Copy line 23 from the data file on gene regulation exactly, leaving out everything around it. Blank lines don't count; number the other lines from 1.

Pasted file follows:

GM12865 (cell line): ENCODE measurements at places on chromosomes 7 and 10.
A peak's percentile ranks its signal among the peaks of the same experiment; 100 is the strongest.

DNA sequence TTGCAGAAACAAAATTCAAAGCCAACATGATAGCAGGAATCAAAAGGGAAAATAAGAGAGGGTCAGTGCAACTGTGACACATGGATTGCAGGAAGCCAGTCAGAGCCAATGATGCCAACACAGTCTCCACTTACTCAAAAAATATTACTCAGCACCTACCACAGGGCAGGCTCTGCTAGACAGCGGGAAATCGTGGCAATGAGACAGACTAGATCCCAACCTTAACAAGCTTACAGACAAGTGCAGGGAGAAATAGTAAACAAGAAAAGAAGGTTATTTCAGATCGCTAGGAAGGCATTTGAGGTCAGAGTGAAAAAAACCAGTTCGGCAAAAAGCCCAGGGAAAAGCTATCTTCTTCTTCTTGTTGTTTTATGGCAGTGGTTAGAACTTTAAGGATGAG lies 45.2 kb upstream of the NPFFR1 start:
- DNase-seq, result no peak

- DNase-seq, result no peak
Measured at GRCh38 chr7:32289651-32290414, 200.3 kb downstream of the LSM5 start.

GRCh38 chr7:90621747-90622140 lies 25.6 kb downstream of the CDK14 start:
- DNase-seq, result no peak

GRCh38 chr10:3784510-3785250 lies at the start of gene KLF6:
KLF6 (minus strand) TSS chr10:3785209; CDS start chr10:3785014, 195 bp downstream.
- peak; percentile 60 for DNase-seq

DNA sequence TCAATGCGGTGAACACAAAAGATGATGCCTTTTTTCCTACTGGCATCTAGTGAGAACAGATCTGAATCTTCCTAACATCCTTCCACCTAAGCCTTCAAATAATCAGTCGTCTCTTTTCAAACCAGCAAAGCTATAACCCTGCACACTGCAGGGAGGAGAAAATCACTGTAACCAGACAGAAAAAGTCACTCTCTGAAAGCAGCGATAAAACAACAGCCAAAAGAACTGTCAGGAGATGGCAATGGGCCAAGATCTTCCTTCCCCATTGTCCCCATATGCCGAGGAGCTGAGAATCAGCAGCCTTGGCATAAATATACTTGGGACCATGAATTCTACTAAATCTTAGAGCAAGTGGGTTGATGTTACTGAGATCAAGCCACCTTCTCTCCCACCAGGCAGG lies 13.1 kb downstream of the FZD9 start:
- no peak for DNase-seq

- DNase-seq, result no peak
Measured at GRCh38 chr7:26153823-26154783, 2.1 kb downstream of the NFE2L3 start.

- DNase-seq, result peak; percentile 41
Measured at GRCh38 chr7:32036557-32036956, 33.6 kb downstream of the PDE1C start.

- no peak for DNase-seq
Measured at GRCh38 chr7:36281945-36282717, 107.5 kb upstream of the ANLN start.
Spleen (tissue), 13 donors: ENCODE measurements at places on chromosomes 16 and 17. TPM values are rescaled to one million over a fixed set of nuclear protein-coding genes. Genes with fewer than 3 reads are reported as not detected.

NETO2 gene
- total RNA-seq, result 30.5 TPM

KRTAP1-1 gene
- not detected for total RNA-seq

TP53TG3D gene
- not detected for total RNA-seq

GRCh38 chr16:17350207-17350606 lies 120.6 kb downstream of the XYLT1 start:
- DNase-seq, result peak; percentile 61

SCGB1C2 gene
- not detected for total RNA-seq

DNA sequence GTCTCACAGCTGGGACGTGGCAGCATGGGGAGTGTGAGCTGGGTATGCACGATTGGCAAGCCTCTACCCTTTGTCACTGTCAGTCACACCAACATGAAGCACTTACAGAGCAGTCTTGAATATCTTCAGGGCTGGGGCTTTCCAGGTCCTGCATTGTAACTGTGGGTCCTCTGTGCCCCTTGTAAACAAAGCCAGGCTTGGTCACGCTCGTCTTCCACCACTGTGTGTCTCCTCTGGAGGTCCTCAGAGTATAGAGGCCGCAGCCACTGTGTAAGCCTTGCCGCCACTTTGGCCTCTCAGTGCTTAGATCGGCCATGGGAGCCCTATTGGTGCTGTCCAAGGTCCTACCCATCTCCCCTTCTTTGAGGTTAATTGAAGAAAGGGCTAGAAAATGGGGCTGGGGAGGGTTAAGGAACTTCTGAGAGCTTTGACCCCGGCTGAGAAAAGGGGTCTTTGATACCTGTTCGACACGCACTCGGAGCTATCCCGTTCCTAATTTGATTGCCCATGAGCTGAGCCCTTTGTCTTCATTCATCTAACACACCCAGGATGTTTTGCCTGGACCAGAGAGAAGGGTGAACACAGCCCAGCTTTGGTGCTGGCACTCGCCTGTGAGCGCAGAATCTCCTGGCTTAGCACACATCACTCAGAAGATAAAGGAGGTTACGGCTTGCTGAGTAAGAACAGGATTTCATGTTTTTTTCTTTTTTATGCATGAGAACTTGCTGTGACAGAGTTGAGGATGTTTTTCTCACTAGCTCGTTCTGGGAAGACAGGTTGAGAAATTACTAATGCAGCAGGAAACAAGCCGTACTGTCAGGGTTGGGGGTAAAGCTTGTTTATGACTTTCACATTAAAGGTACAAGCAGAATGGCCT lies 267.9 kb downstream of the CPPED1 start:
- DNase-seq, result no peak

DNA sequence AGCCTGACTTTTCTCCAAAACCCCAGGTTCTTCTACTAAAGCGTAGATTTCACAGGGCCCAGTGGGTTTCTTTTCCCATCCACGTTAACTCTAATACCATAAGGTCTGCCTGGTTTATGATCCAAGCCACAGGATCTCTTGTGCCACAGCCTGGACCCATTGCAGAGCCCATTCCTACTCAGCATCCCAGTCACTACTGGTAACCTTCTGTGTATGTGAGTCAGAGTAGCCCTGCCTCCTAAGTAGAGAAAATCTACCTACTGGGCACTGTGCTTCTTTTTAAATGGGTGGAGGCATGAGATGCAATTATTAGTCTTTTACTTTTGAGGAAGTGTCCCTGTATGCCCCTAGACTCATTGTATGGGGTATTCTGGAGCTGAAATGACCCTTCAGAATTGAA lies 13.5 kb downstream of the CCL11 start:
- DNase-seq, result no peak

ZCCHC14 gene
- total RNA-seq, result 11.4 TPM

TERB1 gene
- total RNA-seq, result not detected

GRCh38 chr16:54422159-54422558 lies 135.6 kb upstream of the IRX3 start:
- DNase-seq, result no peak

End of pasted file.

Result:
KRTAP1-1 gene